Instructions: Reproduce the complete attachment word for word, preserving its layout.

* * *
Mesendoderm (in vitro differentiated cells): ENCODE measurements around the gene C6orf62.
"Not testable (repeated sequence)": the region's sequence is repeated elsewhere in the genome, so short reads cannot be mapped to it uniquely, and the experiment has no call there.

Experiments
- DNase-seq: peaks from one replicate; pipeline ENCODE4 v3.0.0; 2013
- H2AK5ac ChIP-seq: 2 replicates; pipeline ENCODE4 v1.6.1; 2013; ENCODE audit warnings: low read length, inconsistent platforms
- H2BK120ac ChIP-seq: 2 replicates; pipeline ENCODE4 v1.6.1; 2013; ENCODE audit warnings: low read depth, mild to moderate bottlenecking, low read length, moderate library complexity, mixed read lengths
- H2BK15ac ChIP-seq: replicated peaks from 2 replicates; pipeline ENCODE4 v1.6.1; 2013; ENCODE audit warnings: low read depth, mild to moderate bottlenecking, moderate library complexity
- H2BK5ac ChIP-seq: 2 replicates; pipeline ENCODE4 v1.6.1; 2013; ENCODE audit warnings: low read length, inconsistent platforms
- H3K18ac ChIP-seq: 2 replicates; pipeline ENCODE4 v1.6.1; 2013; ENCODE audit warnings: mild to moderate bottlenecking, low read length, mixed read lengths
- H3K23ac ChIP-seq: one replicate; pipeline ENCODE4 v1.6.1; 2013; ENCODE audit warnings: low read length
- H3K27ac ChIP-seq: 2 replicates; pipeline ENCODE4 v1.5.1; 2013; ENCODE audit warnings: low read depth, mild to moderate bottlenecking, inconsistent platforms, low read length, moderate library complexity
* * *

Mesendoderm (in vitro differentiated cells): ENCODE measurements around the gene C6orf62.
"Not testable (repeated sequence)": the region's sequence is repeated elsewhere in the genome, so short reads cannot be mapped to it uniquely, and the experiment has no call there.

Experiments
- DNase-seq: peaks from one replicate; pipeline ENCODE4 v3.0.0; 2013
- H2AK5ac ChIP-seq: 2 replicates; pipeline ENCODE4 v1.6.1; 2013; ENCODE audit warnings: low read length, inconsistent platforms
- H2BK120ac ChIP-seq: 2 replicates; pipeline ENCODE4 v1.6.1; 2013; ENCODE audit warnings: low read depth, mild to moderate bottlenecking, low read length, moderate library complexity, mixed read lengths
- H2BK15ac ChIP-seq: replicated peaks from 2 replicates; pipeline ENCODE4 v1.6.1; 2013; ENCODE audit warnings: low read depth, mild to moderate bottlenecking, moderate library complexity
- H2BK5ac ChIP-seq: 2 replicates; pipeline ENCODE4 v1.6.1; 2013; ENCODE audit warnings: low read length, inconsistent platforms
- H3K18ac ChIP-seq: 2 replicates; pipeline ENCODE4 v1.6.1; 2013; ENCODE audit warnings: mild to moderate bottlenecking, low read length, mixed read lengths
- H3K23ac ChIP-seq: one replicate; pipeline ENCODE4 v1.6.1; 2013; ENCODE audit warnings: low read length
- H3K27ac ChIP-seq: 2 replicates; pipeline ENCODE4 v1.5.1; 2013; ENCODE audit warnings: low read depth, mild to moderate bottlenecking, inconsistent platforms, low read length, moderate library complexity